Recently, in a California insurance lawsuit involving the wrongful denial of health insurance benefits to a 19-year old claimant suffering from a rare immune-system disorder, a former medical director at Aetna (the defendant health insurer) admitted under oath to having never reviewed patient medical records when determining whether to deny health insurance claims.
The testimony of Dr. Jay Iinuma — former Aetna medical director — has sent shockwaves through the health and disability insurance world, including Texas. Health insurer Aetna is now under intense scrutiny and is currently being investigated by the California insurance commissioner for potential violations of insurance law.
Importantly, the testimony of Dr. Iinuma is not merely a smear on Aetna. It is indicative of larger, more systemic issues with claim assessment. All too often, insurers rely on their industry reputation, and they abuse their power. Insurers — even those as prominent and well-reputed as Aetna — consistently fail to adhere to their own procedures and in doing so, they deny legitimate claims made by their policyholders, thus exposing such claimants to a range of financial, emotional and physical pressures.
How does this affect health insurance claimants such as yourself? If you believe that your claim has been wrongfully denied, you may want to speak with a qualified Houston health insurance claim lawyer for further guidance. Let’s explore some of the basics of wrongful denial and the potential consequences of an insurer’s failure to adhere to their legal duties.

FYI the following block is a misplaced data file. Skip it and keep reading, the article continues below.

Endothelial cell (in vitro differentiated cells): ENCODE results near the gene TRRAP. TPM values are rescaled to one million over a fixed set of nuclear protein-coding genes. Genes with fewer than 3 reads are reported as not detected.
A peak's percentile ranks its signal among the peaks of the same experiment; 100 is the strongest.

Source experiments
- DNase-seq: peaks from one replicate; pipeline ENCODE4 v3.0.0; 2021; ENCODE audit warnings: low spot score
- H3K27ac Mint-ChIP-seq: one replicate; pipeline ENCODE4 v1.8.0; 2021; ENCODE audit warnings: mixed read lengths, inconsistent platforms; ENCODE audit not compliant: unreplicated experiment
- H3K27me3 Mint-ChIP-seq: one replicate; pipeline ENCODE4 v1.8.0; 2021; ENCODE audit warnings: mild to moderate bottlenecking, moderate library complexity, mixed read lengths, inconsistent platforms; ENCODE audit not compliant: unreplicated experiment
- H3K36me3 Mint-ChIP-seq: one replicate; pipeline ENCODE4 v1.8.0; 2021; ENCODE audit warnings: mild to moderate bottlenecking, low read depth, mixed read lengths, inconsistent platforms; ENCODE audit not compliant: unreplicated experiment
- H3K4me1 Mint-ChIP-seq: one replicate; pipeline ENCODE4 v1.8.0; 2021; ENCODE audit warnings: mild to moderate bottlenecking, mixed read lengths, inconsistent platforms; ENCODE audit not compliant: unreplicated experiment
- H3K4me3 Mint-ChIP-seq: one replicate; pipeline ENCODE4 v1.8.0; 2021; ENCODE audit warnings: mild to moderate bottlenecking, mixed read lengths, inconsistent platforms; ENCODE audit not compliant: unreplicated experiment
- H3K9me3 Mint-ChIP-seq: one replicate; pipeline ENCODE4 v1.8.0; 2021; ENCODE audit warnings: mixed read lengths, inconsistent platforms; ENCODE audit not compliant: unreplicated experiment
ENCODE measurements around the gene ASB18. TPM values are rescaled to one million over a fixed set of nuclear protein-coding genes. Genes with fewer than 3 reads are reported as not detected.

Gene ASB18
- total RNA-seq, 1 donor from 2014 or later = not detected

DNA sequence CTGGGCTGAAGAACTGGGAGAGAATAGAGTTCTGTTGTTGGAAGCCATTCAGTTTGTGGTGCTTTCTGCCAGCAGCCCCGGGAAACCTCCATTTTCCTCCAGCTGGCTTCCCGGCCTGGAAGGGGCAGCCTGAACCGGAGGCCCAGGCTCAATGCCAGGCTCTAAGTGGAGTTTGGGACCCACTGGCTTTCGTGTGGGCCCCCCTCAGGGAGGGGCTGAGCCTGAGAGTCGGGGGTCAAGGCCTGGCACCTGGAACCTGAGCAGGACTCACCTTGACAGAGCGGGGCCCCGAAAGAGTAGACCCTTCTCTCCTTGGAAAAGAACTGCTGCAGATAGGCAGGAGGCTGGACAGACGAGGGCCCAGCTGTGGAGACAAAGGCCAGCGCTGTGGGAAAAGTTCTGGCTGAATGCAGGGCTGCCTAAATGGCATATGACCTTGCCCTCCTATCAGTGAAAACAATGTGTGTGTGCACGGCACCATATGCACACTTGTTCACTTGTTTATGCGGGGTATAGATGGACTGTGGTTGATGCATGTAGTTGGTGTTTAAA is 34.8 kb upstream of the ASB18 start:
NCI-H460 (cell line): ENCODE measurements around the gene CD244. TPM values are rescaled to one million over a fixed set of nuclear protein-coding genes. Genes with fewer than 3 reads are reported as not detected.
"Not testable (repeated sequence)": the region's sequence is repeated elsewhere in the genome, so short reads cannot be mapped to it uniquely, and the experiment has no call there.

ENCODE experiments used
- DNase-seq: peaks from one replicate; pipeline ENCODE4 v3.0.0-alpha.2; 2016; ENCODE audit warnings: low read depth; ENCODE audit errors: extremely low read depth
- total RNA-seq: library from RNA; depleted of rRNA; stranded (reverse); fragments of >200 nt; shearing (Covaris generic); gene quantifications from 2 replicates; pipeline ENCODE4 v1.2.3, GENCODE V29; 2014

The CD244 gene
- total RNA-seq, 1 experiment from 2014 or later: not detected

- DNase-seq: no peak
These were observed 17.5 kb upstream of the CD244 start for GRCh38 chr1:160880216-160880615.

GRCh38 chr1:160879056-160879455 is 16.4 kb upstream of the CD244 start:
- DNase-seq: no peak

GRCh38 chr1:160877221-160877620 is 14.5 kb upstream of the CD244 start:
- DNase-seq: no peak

WRONGFUL DENIAL AND BAD FAITH
In Texas, insurers must act in good faith towards their policyholders. If they fail to act in good faith and engage in fair dealing in handling the claims made by their policyholders, they could be held liable for bad faith and exposed to significant damages. Damages may include financial losses, pain and suffering, emotional distress, and punitive damages. Though punitive damages are rarely awarded, in situations where the insurer clearly and egregiously violated their moral duty — such as the situation with Aetna — punitive damages may be available.
When an insurer denies your health insurance claim, there must be a reasonable basis for them to do so. If the insurer unjustifiably denies your claim, then they may not have engaged in good faith when assessing your claim. The fact that Aetna medical director Dr. Iinuma did not review medical records when making medical necessity determinations was undoubtedly a violation of their duty of good faith, and those whose claims have been denied by Aetna may be justified in appealing their denial or suing Aetna for wrongful denial and bad faith.
In the months following Dr. Iinuma’s surprising testimony, Aetna has argued that it does, in fact, have employees assess the medical records of each claimant when determining whether to deny a claim. Regardless, in making a bad faith claim (against Aetna or another insurer), your attorney will have to prove that your claim, specifically, was unjustifiably denied.
SPEAK TO AN EXPERIENCED HOUSTON HEALTH INSURANCE CLAIM LAWYER TODAY
If you have had a health insurance or disability claim wrongfully denied, delayed, or undervalued by Aetna, or any other insurer, then you should work with an attorney to challenge the insurer’s decisions, or if necessary, to sue and recover damages as compensation for your losses. Connect with an experienced Texas health insurance attorney here at Berg Plummer Johnson & Raval, LLP for assistance.